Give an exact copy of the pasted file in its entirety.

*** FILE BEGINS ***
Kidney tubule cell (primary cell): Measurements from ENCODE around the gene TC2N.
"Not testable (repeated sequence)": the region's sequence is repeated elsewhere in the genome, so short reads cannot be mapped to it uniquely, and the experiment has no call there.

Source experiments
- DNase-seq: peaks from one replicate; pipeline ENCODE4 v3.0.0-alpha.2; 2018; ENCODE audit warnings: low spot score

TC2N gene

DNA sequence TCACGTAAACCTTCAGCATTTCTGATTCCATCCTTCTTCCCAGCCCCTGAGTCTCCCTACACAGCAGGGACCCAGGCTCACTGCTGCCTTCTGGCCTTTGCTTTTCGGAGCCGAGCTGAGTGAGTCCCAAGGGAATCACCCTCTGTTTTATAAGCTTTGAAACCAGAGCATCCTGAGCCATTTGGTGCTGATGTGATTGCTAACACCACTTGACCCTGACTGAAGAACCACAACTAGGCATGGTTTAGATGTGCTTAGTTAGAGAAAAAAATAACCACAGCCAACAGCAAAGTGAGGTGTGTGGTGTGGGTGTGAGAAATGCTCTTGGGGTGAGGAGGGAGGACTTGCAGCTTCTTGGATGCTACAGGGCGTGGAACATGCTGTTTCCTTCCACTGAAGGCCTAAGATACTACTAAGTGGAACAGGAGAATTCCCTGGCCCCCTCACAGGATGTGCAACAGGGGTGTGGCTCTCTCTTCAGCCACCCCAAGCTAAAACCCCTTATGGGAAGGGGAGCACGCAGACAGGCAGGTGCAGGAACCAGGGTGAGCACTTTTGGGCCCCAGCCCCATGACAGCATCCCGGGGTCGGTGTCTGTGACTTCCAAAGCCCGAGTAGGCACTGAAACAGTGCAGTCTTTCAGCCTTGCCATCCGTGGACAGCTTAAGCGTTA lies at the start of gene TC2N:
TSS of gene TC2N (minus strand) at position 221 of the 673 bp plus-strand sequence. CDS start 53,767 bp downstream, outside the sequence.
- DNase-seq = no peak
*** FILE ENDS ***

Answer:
Kidney tubule cell (primary cell): Measurements from ENCODE around the gene TC2N.
"Not testable (repeated sequence)": the region's sequence is repeated elsewhere in the genome, so short reads cannot be mapped to it uniquely, and the experiment has no call there.

Source experiments
- DNase-seq: peaks from one replicate; pipeline ENCODE4 v3.0.0-alpha.2; 2018; ENCODE audit warnings: low spot score

TC2N gene

DNA sequence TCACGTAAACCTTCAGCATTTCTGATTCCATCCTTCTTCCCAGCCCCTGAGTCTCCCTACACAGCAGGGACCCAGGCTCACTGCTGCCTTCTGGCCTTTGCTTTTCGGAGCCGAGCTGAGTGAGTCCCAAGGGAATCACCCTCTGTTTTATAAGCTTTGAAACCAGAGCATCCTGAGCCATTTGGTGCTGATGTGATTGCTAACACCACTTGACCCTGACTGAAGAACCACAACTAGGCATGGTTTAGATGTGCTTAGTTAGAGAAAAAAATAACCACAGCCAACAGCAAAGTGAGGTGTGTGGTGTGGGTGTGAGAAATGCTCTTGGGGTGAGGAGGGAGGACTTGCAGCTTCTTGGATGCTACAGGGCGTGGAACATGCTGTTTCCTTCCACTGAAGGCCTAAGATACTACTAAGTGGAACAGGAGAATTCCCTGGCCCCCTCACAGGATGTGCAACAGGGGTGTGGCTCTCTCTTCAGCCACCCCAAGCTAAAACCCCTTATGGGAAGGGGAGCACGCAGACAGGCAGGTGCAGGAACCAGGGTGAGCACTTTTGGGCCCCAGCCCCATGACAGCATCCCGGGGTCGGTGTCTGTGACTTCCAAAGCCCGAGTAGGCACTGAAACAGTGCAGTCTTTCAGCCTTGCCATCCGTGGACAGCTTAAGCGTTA lies at the start of gene TC2N:
TSS of gene TC2N (minus strand) at position 221 of the 673 bp plus-strand sequence. CDS start 53,767 bp downstream, outside the sequence.
- DNase-seq = no peak